Anyone who knows me well can probably tell you that I’m not a huge fan of the ‘normal’ type of film. Almost anything that mainstream Hollywood puts out tends to (for the most part) elude my interest due to the fact that it is usually made up of the same type of formula. The lack of creativity in such films isn’t the only aspect that turns me off to mainstream Hollywood. In fact, what bothers me even more is the shallow demonstration of materialism and the extreme focus on outward “beauty.” Constant media obsession with who is wearing the latest style, the most “beautiful” couple, and the up and coming starlet du jour can make one just want to scream enough is enough. Pascal Payant and Y-US Productions seem to call that very issue to attention with the film, “White Blossoms.” The film stars Vlada Verevko, Anick Frenette, Julie Lassard, and Magalie B with music by Tomer Jamchi and Yaar Perman.
One thing I really enjoyed about this four-minute film was the abstract nature of the production. The script Payant offers is of a less than traditional kind. The script doesn’t really offer a specific plot or storyline, but simply is a narration of an observation on how one views the traditional perception of beauty. Composers Jamchi and Perman compose a score that fits into the genre’s of New Age, Ambient, and light Electronic Pop. Their composition compliments the abstract nature of “White Blossoms” beautifully. The acting in the film is pretty good and is more of an interpretation of the point of view offered in the narration. There aren’t really any specific “characters” in this film.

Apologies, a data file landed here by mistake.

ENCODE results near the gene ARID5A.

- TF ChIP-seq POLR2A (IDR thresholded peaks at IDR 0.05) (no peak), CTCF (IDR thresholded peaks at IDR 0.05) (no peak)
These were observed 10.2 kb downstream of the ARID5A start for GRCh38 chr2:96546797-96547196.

I personally enjoyed this and always am glad to see a call to question of the materialism that can be prevalent in our culture. But I will say that due to the more abstract nature of the film and the subject matter (the reasons I personally loved this film), “White Blossoms” may be hit or miss with an audience.
There is also a music video to accompany the film featuring Sven Friedrich. This is also very well-done and the short film and the video can work hand in hand together to get the filmmaker’s point across.
One other interesting note: the White Blossom flower can be symbolic of delicacy and timelessness. Quite appropriate since a segment in the film addresses the idea of a person’s life experiences being part of what truly can make a person “beautiful.”
I actually look forward to checking out more of Payant’s work in the future.
Check out the film at White Blossom the Movie: http://vimeo.com/15303834
White Blossom Music Video: http://vimeo.com/18481705